Is this Australia’s best food and wine destination?

How did a rural backwater become one of the planet’s most exciting and innovative travel destinations? Cathy Adams lets Western Australia’s Margaret River work its magic

After two hours’ driving from Perth towards Busselton, the tip of Margaret River wine country, the landscape soon changes. Forests sprout from grassy scrubland, late morning sunshine bounces off the empty roads. Margaret River is one of Western Australia’s best-loved wine and food destinations, but it feels like we’re the only people here.

This 55-square-kilometre patch is Western Australia’s premier wine region (it’s responsible for 20 per cent of Australia’s premium wine sales each month, mainly cabernet and semillon/sauvignon blanc blends); a growing foodie destination (every November is the Margaret River Gourmet Escape, with past visiting chefs including Heston Blumenthal and Hong Kong’s very own May Chow); and home to postcard-perfect landscapes (clear topaz seas and rolling green Tuscan hills)

It’s a pretty perfect package for a gentle winter trip. But consider this: the first tourism outfit, the coastal, still-in-operation Prevelly Caravan Park, only opened in the 1950s; while the first vines were planted at Vasse Felix in 1967 (after Australian viticultural researcher Dr John Gladstones wrote about the region’s suitability for wine production in his report The Climate and Soils of Southern WA in Relation to Vine Growing). Surfers soon followed, as did thirsty visitors in the 1980s and ’90s, with the now-iconic Gourmet Escape opening in 2012. Now, 5.5 million tourists on average arrive each year in Margaret River.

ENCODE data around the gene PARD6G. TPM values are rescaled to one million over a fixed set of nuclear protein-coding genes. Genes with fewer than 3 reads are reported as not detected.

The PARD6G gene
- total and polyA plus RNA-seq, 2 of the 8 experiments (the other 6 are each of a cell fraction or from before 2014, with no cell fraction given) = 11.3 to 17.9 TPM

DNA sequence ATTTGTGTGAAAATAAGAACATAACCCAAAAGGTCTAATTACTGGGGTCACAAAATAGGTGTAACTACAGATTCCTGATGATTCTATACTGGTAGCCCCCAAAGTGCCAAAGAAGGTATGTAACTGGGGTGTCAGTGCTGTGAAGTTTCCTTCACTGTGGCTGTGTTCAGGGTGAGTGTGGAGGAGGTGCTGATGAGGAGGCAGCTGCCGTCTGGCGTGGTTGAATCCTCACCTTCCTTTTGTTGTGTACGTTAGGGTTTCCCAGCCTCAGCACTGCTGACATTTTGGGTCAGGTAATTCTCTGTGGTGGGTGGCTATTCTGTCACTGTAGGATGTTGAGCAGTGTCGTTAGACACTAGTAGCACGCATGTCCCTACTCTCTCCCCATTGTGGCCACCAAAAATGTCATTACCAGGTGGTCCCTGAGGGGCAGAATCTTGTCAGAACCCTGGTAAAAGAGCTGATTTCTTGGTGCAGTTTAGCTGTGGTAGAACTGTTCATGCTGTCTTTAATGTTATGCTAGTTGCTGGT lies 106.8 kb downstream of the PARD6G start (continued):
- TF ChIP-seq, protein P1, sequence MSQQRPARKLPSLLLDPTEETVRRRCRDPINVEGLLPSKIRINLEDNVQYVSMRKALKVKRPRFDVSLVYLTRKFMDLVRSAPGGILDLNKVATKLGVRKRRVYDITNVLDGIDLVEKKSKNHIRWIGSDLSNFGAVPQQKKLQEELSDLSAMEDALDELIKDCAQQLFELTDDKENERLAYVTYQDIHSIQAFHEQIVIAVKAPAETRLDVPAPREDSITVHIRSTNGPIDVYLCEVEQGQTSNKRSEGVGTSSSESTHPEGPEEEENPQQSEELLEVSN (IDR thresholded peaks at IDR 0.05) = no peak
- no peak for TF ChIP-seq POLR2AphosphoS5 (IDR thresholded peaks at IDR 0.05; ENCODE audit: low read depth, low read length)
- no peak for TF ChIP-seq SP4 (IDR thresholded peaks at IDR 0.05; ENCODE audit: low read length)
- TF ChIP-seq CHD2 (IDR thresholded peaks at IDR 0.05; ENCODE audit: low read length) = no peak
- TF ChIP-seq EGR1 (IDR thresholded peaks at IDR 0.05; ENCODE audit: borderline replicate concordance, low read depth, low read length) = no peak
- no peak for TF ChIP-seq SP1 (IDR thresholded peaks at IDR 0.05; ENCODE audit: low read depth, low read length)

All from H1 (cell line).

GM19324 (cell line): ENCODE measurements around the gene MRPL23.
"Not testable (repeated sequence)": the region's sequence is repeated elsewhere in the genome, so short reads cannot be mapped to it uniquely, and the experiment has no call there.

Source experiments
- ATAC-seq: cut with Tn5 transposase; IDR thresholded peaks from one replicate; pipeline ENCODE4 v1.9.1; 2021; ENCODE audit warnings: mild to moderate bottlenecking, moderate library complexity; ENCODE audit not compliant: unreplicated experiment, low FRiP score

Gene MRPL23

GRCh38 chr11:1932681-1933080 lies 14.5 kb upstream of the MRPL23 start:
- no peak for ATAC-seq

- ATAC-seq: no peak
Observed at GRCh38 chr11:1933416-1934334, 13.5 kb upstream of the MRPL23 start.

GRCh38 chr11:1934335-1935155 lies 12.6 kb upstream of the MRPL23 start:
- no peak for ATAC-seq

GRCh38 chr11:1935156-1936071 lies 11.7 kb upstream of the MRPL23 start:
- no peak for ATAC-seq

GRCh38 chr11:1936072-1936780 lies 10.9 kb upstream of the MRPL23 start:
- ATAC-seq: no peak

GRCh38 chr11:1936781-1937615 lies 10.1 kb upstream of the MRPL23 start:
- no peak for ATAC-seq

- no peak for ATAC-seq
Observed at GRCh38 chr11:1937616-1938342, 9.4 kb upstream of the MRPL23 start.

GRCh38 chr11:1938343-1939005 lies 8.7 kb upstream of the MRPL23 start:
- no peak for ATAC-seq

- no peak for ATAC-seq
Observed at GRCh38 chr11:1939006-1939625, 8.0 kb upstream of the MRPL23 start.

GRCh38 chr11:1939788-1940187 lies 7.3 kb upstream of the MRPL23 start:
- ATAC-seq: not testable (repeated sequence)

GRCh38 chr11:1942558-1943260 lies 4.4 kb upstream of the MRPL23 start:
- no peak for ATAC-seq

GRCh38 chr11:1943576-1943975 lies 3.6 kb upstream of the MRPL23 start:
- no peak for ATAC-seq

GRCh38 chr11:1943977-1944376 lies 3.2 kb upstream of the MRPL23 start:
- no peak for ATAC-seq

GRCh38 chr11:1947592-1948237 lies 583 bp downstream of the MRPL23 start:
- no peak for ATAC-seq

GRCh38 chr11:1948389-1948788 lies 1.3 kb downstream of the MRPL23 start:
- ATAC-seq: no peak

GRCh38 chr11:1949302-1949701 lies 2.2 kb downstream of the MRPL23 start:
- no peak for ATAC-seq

Margaret River Australia winery
Samuel Hesketh

‘The Margaret River region has, over the past few years, become one of Australia’s leading culinary destinations,’ says John O’Sullivan, managing director of Tourism Australia. ‘But it’s not all about the food. The region is full of natural attractions, from unspoiled beaches to ancient limestone caves and opportunities to view the more than 35,000 whales that pass by each year.’

I’ve decided to pair what the region does best – food and wine – with views and landscapes, from one end of the region to the other.

Three hours after driving out of Perth’s fringes, we’re pulling up at The Equinox by Busselton Jetty, overlooking 180 degrees of green-blue water at Geographe Bay. We drink restorative cappuccinos and nibble flaky-fresh croissants in a late breakfast underneath the shade of drooping fig trees, before walking the almost two-kilometre-long Busselton Jetty, peering down at the 300 species of fish and other marine life in these crystalline waters.